The Oxford Book of Ballads - online book

A Selection Of The Best English Lyric Ballads Chosen & Edited by Arthur Quiller-Couch

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140.          Archie of Carofield
AS I was a-walking mine alane, It was by the dawning of the day, I heard twa brithers make their mane, And I listen'd weel what they did say.
n The youngest to the eldest said :
' Blythe and merrie how can we be ? There were three brithren of us born,
And ane of us is condemn'd to die.'—
in ' An ye wad be merrie, an ye wad be sad,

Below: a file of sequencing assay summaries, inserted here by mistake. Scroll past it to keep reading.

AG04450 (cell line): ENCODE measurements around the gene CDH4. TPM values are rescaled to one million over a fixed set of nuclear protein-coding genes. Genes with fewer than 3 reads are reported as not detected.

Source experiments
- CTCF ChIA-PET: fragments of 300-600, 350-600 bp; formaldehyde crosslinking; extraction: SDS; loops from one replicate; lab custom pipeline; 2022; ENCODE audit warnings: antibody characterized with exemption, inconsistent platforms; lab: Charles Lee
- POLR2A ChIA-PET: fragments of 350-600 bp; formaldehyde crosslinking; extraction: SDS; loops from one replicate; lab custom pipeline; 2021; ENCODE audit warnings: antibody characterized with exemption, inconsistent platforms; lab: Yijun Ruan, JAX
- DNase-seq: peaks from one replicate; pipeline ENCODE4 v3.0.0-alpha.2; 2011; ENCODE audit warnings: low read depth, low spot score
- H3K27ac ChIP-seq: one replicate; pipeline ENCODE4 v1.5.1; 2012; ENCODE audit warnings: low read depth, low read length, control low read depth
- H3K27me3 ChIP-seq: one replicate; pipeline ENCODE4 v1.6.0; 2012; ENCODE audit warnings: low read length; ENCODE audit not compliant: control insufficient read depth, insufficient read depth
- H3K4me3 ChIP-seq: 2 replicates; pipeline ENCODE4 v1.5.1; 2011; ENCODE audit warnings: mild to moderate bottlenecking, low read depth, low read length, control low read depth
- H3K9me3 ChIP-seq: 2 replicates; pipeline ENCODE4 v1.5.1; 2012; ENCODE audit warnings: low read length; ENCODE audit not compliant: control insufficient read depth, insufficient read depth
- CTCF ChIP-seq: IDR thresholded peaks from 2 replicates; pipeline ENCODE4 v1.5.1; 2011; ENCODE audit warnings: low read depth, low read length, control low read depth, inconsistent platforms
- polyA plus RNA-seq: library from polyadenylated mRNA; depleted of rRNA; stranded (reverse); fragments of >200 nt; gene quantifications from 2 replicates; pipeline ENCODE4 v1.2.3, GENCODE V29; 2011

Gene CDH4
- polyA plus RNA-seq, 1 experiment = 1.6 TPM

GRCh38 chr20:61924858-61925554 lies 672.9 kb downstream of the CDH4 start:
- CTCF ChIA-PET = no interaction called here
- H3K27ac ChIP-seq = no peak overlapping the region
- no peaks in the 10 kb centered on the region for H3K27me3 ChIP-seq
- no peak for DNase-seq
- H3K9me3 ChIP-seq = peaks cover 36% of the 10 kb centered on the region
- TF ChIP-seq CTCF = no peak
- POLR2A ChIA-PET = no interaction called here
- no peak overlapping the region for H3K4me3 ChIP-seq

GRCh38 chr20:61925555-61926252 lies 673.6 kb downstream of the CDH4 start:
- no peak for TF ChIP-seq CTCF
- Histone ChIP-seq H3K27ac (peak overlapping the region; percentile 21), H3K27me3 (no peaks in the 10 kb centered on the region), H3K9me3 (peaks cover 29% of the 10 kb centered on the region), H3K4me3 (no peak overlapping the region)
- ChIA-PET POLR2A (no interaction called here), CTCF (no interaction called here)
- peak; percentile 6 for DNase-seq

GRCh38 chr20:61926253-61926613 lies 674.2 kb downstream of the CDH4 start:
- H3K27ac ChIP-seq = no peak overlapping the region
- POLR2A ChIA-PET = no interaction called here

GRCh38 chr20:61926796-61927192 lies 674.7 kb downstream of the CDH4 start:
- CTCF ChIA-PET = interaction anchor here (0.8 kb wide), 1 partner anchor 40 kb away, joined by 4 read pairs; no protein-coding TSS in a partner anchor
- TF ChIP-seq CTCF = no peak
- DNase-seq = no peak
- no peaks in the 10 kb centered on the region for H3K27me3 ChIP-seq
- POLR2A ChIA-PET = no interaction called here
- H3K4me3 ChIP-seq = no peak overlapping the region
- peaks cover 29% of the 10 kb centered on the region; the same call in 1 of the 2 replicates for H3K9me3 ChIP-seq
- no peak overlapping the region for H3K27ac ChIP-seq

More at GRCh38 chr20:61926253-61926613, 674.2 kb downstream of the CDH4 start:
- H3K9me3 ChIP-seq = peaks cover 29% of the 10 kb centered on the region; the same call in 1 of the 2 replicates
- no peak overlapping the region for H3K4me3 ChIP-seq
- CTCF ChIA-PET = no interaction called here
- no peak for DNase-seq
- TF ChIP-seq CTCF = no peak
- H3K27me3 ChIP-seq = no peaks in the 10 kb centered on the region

What the better wad billy Archie be ? Unless I had thirty men to mysell,
And a' to ride in my companie.
' Ten to hald the horses' heads,
And other ten the watch to be, And ten to break up the strong prison
Where billy Archie he does lie.
' Had I but thirty well-wight men, Thirty o' the best in Christiantie,
I wad go on to fair Dumfries,
I wad loose my brother and set him free.
Then up and spak him mettled John Ha7 (For leugh o' Liddesdale crackit he):
' An I had eleven men to mysell, It's aye the twalt man I wad be.'—
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